Our next stop on the Lewis & Clark trail was Fort Clark, once the site of a major American fur trading outpost and a Mandan village named Mitu’tahakto’s (pronounced me-toot-a-hank-tosh). Fort Clark was named after William Clark and was situated very near the site of Lewis & Clark’s original Fort Mandan. However, Lewis & Clark never visited Mitu’tahakto’s, because the town was not founded until 1822. The fur trading fort was set up adjacent to the village in the early 1830s; American trade goods and liquor arrived by steamboat each year and were exchanged with the Indians for beaver pelts and bison robes.
Before exploring the site, we decided to eat our sandwiches at a little picnic shelter in the parking area. It was a day for unstable weather, and in just a few minutes a fierce rainstorm drove us back to the Kia Rio for refuge! We munched the rest of our lunches in comfort and watched a downpour of rain and tiny hail sweep across the park.
Fortunately, the storm passed as quickly as it had arrived, and we took a great walk around the site, which at first glance looks like an empty field beside the river. But as the excellent interpretive signage and hundreds of circular depressions scalloping the earth testified, that wasn’t always the case. Once, there was a bustling town, a busy fort , and a nexus in the world-wide trade in furs.
Fort Clark played host to all the travelers on the Upper Missouri, but the most notable visitors ever to spend time here weren’t even Americans. The German nobleman Prince Maximilian of Weid was a self-taught but seasoned explorer, naturalist, and pioneering ethnographer who had cut his teeth on a major exploration of the plants, animals, and native cultures of Brazil. Karl Bodmer was a 24-year-old Swiss artist hired by the prince to paint landscapes of the country and portraits of the Indians they encountered. Together they would preserve the memory of an ancient way of life that was about to be swept from the scene.
By 1832, the 50-year-old prince had decided to undertake a second expedition to the Americas, this one to the Upper Missouri of the United States. Not since Lewis & Clark had any serious scientist traveled up the Missouri; and since Lewis & Clark’s journals were only partially published, many of the region”s unique cultures and natural wonders remained largely unknown.
In 1833, with help from 63-year-old William Clark, by now the country’s leading Indian diplomat, Maximilian and his entourage, including Bodmer, boarded a steamboat operated by the American Fur Company and set out on their exploratory tour through Nebraska, the Dakotas, Wyoming, and Montana. The prince hoped to replicate Lewis & Clark’s journey and made plans to cross the Rocky Mountains and strike out for the Pacific Ocean, but the Blackfoot Indians turned back his expedition at Fort MacKenzie, near present-day Fort Benton, Montana.
Maximilian’s loss was history’s gain. The Prince returned to Fort Clark to winter over, and devoted his time to a complete study of the Mandan and Hidatsa people he encountered, writing thousands of words on their customs, language, culture, and ceremonies. As for Karl Bodmer, the painter was producing the work of his life. Over the course of the expedition, the watercolorist produced 81 scenes of the West and North American Indian life, painstakingly reproduced in almost photographic detail.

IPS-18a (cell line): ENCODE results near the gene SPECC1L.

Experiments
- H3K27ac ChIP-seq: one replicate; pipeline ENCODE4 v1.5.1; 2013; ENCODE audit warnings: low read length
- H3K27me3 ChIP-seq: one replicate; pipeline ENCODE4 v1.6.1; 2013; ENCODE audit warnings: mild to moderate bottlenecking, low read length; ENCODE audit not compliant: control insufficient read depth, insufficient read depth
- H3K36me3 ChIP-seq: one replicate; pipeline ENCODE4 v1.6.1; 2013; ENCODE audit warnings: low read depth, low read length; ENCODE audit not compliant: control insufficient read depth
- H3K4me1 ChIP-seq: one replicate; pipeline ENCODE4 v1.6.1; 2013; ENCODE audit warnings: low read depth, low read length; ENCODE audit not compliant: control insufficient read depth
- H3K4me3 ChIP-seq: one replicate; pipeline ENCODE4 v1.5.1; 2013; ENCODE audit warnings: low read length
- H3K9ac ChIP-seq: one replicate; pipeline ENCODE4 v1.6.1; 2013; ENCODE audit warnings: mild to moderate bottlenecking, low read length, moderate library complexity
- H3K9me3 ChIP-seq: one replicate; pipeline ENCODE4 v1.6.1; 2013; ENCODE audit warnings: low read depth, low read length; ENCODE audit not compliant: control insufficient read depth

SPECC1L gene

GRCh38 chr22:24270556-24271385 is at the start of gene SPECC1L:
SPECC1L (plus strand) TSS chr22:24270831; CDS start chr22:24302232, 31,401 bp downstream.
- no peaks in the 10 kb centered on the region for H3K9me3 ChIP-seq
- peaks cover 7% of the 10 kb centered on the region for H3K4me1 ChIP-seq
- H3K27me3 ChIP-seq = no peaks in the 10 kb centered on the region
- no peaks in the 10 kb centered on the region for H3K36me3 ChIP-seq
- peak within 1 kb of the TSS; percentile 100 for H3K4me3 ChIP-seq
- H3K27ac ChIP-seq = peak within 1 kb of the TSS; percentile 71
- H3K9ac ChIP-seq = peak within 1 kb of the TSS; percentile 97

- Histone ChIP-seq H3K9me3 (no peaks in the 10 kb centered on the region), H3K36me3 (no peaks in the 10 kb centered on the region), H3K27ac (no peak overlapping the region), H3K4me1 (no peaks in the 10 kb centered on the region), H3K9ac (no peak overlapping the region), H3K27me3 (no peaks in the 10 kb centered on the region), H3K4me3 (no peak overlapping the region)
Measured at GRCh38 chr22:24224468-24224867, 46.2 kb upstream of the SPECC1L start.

The prince, the artist, and the expedition departed the United States in the spring, never to return. And in a few short years, everything changed. On June 19, 1837, the steamboat St. Peters docked at Fort Clark with the usual trade goods and at least one passenger infected with smallpox. Within days the disease was rampaging through the Mandan village. The toll was absolutely horrific. By the middle of August, over 90% of the residents of Mitu’tahakto’s were dead. The survivors fled to live with relatives, abandoning the village forever.
Surprisingly enough, though, Mitu’tahakto’s did not remain uninhabited for long. The Arikara Indians, who had also suffered a terrible toll in the smallpox epidemic, came in and cleaned up the village and took it over. The Arikara and the fur traders hung on at Fort Clark, weathering fires, another smallpox epidemic, and a cholera outbreak, until attacks by the Sioux finally led to the abandonment of the village and the fort in 1861. Before long, the earth lodges fell to ruins, and the remains of Fort Clark were completely scavenged for firewood by passing steamboats.
Mitu’tahakto’s people and ways were gone–but not forgotten. In 1839, Prince Maximilian published a detailed two-volume account of his travels in North America; he continued to publish scientific and ethnographic articles about the Upper Missouri until his death in 1867. Bodmer’s drawings illustrated the work. Together they provided the most complete and reliable eyewitness accounts of life on the Upper Missouri ever recorded, a treasure for history and a delight for the art lover.
The ghosts of Fort Clark made us want to linger here for some time. The thrilling sight of a long train crossing the rugged landscape brought us back to at least the 20th century. The skies had brightened again, and we had more to see before the day was done.